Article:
FiftyFifty.eu, social magazine
FiftyFifty.eu


Bushmeat is cheap for local and prestigious

Bushmeat is cheap for local and prestigious Bushmeatu consumption trends survey in Tanzania confirmed that the main reason why people reach for local meat from the forest, is its low cost and easy availability. Caught wilderness, but not consumed only the poor and the hungry. By contrast, in a number of communities, the food is a privilege of rich people, and its consumption is considered to be a question of personal prestige.

The phenomenon of bushmeat, or hunt wild animals for meat is one of the major problems of conservation. Until recently, this practice coincided with a classic poaching, and was not considered too serious cause of species decline. Only in the nineties began zoologists and managers of national parks distinguish which animals are illegally hunted for a trophy, and what becomes available cheap source of animal protein.

The notion of a trophy poaching and sale bushmeatu while still overlaps with skull
and dry feet male gorilla can monetize it as well as the rest of the meat to eat. A sale of the two items most commonly occurs on the black market. Customers just a little different. Although it is not entirely true, as evidenced by an extensive survey of Tanzania.

For millions of people in Africa, South America and Asia, represents a "Bushmeat" is often the only source of animal protein. Moral dilemma on endangered species hungry people who need to feed their offspring, mostly a long time to be resolved. Catch a monkey, antelope and rare parrot means to feed a family. But even bushmeatu issue is not black and white.

Under a large-scale monitoring project released representatives of the international team of researchers in the Nordic region Tanzanian Tarangire-Manyara (TME), assuming that the situation here is different than in the south. Lives are in fact numerous Masai community that feeds on herding and agriculture. A bushmeat is usually associated more with regions where local limited ability to access, pets, goats, poultry or beef.

Researchers also hypotetizovali that eating bushmeatu is likely to vary between the Maasai and non-Masai communities, and will generally correspond to the current availability of other animal proteins. They were wrong. The first series of the questionnaire survey began in 2013, before the Tanzanian Government launched an extensive educational campaign against poaching. Interviewers visited each household in the villages and asked to eating habits. 48% of respondents admitted that they noticed the presence bushmeatu on different markets, and 38% were admitted that meat from the forest had consumed. A year later, after the end of the government's anti-poacher's campaign echoed throughout the survey. A similar result: 41% of respondents presence of meat at markets continues to be recognized, 33% is still consumed.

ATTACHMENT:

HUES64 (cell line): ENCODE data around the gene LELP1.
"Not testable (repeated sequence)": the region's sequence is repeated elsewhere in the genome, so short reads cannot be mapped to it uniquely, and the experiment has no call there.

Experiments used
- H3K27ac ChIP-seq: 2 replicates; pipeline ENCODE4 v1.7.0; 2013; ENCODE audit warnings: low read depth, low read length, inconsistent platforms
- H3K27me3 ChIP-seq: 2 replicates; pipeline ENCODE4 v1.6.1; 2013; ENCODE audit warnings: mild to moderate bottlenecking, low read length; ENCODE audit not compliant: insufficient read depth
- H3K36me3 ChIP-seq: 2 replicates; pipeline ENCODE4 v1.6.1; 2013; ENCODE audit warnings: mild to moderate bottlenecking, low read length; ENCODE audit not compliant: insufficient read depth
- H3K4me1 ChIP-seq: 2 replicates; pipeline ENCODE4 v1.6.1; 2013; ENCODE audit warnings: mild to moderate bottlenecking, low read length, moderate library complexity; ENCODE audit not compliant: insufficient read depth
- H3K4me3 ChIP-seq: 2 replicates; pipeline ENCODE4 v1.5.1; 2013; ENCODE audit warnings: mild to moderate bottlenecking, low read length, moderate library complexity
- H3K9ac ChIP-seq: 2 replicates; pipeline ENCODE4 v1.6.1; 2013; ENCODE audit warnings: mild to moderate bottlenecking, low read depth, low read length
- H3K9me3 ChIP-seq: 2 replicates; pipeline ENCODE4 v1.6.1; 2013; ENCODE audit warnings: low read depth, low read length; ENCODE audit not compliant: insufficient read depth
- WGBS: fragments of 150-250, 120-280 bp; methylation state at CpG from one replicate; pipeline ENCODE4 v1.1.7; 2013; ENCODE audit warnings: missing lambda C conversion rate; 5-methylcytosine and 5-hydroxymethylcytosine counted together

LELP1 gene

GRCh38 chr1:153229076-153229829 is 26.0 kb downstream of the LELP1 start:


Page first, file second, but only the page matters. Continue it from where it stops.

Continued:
The authors warn that the respondents were not always completely honest with their answers, and that the numbers are probably much higher. What conclusions have come?

In addition to the recognition that the region TME definitely not eating bushmeatu unusual, it was a whole series of data about the preferences of consumers. "In contrast to what we talked about Maasai pastoralist communities thought often themselves admit bushmeatu consumption for which the forest is issued," says Christian Kiffner, lead author of the study. "Among the Maasai and non-Masai ethnic groups (ranging from 2013 -2014), the size of their household, education level of respondents owned or absence of livestock was no evidence of a difference in the consumption bushmeatu. "

Possible reasons? Kiffner and his colleagues believe that the culprit may be among the Maasai region of TME as domestic poultry. "At other Maasai communities, it is not customary, and, perhaps, does not make such a link as traditional herders." A Maasai? It admits that hunting is a matter bushmeatu offered opportunity, which is simply a pity to waste. They admit that for many of them it is a matter of prestige and a certain elevation of social status. And i bought meat from the forest to the market released at about half price.

For more information on Mongabay.com .

Author: Radomír Dohnal
Source: Ekolist.cz



Like FiftyFifty article:

All articles 2018, 2017, 2016, 2015, 2014, 2013 on FiftyFifty.eu